Upon reflection I feel this enhanced my appreciation for the course, for I was able to take extra time exploring the playing corridors and complexes, really soaking everything in. Interestingly they have two ranges at Boston Golf a small warm up area near the first tee that has limited flight balls, the primary function being to make a few full swings to loosen up, while there is also a magnificent full practice ground located behind the 6th green and 7th tee, a very nice concept if a club can afford the upkeep. The player must have most certainly utilised the aforementioned warm up facilities prior to the opening hole, for once you place the peg in the ground there is very little respite. The opening hole is a less than straightforward par 5. Hanse’e genius is evident from the outset for the player is pushed toward the side he can see best(left side), however this is far from ideal with deep woods, sandy scrub and a hazard lurking just a few paces from the fairway, as at the Second at RCD the optimum line is down the blind side. From here the hole gets no easier, the green sits high above the level of the fairway and a crucial question is already being asked of the player at this very early stage in the round. A shot of 250 yards must carry an expanse of scrub, hazard and waste-land to reach a green that is seemingly perched in the clouds, think 18 at TPC Boston to an elevated green!
The second again forces the player to make a decision from the tee, a huge mound/sand dune pinches the fairway at 260 yards, the smart play is to take a hybrid/fairway wood and keep short in the fat part of the fairway leaving a medium iron to a blind green or else risk the driver threading it into the narrow part of the fairway but leaving a much easier approach. An awesome mix of strategy and risk/reward by Hanse. Two very strong par 4’s follow this, both requiring well thought out tee shots to the correct section of the fairway in order to obtain the best angle of the approach, the 3rd green is almost like a reverse redan, sloping from left to right, with a huge fall of on the right side. My caddy informed me that the developer behind the project told Hanse to go out and find the 18 holes first, that he would worry about the clubhouse and other facilities afterwards. This something I am a huge fan of, for similar to Pat Ruddy at the European Club’s philosophy, he didn’t’/t want the layout to be compromised by peripheral factors as Ruddy said “no-one comes to play a course because of the clubhouse”, other developers take note this is the ONLY way to ensure you get the most of your property.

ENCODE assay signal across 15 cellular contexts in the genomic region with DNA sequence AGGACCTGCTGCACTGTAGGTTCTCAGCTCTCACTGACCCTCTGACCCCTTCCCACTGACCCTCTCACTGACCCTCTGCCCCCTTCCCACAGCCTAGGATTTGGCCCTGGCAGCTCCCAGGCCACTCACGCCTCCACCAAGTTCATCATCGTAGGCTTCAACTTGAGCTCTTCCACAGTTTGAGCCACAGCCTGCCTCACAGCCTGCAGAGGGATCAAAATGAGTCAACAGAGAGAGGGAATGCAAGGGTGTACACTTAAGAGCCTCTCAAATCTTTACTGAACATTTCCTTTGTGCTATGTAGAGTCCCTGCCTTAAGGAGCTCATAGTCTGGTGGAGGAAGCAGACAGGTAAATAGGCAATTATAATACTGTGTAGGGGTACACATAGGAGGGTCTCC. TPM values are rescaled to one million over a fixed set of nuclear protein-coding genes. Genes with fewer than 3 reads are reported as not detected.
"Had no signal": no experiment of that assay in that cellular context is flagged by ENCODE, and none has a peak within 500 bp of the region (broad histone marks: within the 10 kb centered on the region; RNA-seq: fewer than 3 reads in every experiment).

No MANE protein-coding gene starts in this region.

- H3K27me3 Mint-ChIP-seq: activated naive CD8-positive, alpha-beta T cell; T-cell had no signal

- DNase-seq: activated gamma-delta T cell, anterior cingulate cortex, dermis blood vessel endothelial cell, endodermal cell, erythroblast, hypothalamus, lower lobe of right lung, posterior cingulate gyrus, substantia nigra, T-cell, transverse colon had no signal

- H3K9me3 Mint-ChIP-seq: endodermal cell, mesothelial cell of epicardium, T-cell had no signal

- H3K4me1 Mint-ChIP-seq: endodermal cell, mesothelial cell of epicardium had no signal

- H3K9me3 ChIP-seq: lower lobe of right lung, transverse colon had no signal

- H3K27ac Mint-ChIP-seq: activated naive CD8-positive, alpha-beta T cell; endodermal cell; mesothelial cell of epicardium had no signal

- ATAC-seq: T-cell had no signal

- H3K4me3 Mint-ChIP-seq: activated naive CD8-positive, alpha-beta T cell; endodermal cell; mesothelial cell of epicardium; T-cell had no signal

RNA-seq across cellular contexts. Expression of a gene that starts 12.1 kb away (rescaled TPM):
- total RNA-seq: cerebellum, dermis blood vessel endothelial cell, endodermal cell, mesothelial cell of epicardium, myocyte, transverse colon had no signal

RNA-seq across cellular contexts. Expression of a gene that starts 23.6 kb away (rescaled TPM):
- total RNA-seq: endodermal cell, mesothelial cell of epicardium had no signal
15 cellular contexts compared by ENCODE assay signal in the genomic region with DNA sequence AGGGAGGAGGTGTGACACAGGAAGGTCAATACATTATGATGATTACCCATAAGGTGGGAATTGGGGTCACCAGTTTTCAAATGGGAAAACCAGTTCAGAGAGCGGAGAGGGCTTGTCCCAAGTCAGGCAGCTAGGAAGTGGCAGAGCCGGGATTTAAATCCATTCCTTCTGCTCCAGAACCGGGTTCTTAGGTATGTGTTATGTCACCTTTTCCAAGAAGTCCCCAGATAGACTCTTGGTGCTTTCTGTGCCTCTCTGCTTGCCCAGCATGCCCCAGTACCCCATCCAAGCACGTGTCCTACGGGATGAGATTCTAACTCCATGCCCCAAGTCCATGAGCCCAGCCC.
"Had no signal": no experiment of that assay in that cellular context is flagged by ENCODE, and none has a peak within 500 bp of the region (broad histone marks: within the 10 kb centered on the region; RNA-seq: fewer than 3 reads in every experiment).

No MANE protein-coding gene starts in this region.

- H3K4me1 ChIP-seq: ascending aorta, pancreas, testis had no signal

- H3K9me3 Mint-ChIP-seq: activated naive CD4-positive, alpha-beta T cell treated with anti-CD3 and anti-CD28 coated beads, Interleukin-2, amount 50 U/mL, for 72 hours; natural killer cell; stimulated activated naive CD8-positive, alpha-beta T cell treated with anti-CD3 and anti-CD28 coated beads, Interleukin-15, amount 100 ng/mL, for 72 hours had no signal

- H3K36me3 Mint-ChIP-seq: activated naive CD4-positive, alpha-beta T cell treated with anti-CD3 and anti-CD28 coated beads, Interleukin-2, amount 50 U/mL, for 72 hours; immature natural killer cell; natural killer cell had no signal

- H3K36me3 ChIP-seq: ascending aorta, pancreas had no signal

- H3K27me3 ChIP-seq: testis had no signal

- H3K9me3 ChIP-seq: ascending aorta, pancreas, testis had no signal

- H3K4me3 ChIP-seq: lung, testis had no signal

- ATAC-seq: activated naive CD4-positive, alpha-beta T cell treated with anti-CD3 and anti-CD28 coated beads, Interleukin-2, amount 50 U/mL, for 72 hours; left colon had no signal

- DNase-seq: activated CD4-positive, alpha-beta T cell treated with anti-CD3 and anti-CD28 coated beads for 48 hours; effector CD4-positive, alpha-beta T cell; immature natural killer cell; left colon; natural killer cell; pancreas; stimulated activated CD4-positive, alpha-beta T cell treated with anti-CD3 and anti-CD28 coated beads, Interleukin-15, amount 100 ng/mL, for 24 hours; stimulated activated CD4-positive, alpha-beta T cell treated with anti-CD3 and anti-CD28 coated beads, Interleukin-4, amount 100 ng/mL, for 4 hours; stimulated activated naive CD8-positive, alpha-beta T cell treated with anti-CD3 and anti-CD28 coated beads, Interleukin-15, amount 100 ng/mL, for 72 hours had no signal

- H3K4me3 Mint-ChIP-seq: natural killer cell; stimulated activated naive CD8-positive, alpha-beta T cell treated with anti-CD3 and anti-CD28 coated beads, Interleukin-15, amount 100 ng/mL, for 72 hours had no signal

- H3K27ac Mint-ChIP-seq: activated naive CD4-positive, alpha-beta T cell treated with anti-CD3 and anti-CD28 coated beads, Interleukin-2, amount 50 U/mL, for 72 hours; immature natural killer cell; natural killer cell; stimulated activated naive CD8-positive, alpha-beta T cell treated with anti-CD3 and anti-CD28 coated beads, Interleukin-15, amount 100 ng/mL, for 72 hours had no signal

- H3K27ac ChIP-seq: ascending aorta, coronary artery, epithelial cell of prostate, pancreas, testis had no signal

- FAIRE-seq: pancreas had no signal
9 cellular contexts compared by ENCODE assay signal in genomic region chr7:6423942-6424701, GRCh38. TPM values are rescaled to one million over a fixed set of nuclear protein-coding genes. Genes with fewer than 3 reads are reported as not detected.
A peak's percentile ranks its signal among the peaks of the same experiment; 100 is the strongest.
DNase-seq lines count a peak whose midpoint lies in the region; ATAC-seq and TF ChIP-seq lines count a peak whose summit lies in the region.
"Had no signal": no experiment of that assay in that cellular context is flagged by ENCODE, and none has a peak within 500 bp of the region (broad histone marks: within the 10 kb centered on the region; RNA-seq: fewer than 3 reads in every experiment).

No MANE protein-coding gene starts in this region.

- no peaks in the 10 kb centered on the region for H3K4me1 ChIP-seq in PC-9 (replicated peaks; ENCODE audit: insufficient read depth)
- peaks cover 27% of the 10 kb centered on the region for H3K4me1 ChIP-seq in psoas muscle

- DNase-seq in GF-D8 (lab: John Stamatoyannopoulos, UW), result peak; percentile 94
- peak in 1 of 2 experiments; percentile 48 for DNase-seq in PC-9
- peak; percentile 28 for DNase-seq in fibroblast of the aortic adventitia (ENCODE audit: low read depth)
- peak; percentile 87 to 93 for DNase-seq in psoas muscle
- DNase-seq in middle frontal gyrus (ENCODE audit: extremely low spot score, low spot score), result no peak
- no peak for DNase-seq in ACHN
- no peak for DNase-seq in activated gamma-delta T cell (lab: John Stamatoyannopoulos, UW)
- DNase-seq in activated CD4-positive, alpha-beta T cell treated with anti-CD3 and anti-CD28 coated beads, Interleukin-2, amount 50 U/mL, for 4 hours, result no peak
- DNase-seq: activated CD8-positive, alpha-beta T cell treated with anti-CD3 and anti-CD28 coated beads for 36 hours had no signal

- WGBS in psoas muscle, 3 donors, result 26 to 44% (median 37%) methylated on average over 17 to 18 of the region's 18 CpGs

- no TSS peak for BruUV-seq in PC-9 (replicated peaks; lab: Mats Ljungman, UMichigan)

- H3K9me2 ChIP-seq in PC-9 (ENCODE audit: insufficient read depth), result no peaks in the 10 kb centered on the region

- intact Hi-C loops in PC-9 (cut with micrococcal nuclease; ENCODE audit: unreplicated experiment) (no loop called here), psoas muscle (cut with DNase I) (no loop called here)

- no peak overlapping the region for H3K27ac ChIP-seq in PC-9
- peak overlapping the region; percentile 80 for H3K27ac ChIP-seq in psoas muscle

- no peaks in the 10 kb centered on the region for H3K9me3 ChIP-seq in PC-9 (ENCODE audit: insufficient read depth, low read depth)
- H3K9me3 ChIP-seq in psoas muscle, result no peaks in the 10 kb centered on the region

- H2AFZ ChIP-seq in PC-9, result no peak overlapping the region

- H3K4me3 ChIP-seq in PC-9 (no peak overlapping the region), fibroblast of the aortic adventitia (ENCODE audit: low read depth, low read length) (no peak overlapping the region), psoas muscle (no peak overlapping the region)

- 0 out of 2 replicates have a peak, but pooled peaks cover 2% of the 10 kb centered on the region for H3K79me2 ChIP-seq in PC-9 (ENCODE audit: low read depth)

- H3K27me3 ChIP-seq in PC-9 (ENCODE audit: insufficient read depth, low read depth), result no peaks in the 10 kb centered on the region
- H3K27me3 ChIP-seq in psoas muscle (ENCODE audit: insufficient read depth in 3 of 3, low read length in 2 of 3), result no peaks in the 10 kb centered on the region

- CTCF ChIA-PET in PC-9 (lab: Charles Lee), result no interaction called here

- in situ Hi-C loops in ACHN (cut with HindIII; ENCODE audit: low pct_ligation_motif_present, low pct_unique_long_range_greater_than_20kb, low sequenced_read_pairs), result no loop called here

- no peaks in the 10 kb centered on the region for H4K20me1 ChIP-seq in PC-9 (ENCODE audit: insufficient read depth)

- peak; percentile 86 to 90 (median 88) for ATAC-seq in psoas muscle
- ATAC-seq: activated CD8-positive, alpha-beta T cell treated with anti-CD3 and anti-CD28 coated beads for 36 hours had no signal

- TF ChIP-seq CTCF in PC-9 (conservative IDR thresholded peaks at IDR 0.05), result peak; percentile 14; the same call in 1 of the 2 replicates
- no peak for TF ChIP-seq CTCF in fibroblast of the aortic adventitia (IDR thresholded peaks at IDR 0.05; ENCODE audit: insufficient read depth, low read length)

The next trio of holes were my favourite on the whole course. The 5th is one the great short par 4’s that this author has ever played. The view from the tee makes you scratch your head, for there is no obvious right or wrong way to play the hole. A narrow fairway snakes its way uphill, flanked by sandy wasted areas and dense pine trees left and right. The green is most certainly within reach from the tee, but the margin for error is very small. Should you opt for a more conservative play you are left with a blind approach to a fantastic green, postage stamp in size, which sits parallel to the line of play. The 6th is frequently compared to the 3rd at Pine Valley, in one way this is a compliment but on another hand I feel it is a dis-service to Hanse and his creativity. Yes it is similar but in no way a copy and more an outstanding mid length par 3 in its own right.
7 is the Index one hole on the golf course, a soft dogleg left a well struck tee shot will still leave you 185+ into a green where the best play for the average golfer is to use the bank on the left work the ball back toward the putting surface, for anywhere short and right is all but an automatic bogey at best. The front nine finishes with a long par 3(8th) to a long green, which is a lot narrower than it appears from the teeing area, if I could find fault with any hole on the course this would be it as the angles from the teeing ground just don’t seem to fit the line of play correctly and a short par 4(9th) where the player is afforded a spectacular view from the tee to a right to left sloping fairway below.